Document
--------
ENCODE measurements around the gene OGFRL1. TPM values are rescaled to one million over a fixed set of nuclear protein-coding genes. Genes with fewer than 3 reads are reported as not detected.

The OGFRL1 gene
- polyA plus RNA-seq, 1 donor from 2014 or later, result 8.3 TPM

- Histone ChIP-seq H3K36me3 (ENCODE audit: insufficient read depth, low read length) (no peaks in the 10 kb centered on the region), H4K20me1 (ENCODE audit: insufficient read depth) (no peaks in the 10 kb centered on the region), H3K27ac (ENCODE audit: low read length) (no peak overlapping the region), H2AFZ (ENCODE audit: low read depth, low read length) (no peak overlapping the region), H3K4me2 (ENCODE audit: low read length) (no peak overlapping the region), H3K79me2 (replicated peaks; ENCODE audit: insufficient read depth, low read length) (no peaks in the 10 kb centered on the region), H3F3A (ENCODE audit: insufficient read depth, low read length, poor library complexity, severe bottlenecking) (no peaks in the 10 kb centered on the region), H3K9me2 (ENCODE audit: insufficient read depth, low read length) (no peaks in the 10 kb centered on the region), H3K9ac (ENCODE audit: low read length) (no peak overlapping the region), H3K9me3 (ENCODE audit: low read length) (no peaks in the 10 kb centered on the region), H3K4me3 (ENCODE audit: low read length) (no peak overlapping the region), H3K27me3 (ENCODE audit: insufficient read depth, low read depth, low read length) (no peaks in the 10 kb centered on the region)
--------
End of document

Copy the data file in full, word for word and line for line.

ENCODE measurements around the gene OGFRL1. TPM values are rescaled to one million over a fixed set of nuclear protein-coding genes. Genes with fewer than 3 reads are reported as not detected.

The OGFRL1 gene
- polyA plus RNA-seq, 1 donor from 2014 or later, result 8.3 TPM

- Histone ChIP-seq H3K36me3 (ENCODE audit: insufficient read depth, low read length) (no peaks in the 10 kb centered on the region), H4K20me1 (ENCODE audit: insufficient read depth) (no peaks in the 10 kb centered on the region), H3K27ac (ENCODE audit: low read length) (no peak overlapping the region), H2AFZ (ENCODE audit: low read depth, low read length) (no peak overlapping the region), H3K4me2 (ENCODE audit: low read length) (no peak overlapping the region), H3K79me2 (replicated peaks; ENCODE audit: insufficient read depth, low read length) (no peaks in the 10 kb centered on the region), H3F3A (ENCODE audit: insufficient read depth, low read length, poor library complexity, severe bottlenecking) (no peaks in the 10 kb centered on the region), H3K9me2 (ENCODE audit: insufficient read depth, low read length) (no peaks in the 10 kb centered on the region), H3K9ac (ENCODE audit: low read length) (no peak overlapping the region), H3K9me3 (ENCODE audit: low read length) (no peaks in the 10 kb centered on the region), H3K4me3 (ENCODE audit: low read length) (no peak overlapping the region), H3K27me3 (ENCODE audit: insufficient read depth, low read depth, low read length) (no peaks in the 10 kb centered on the region)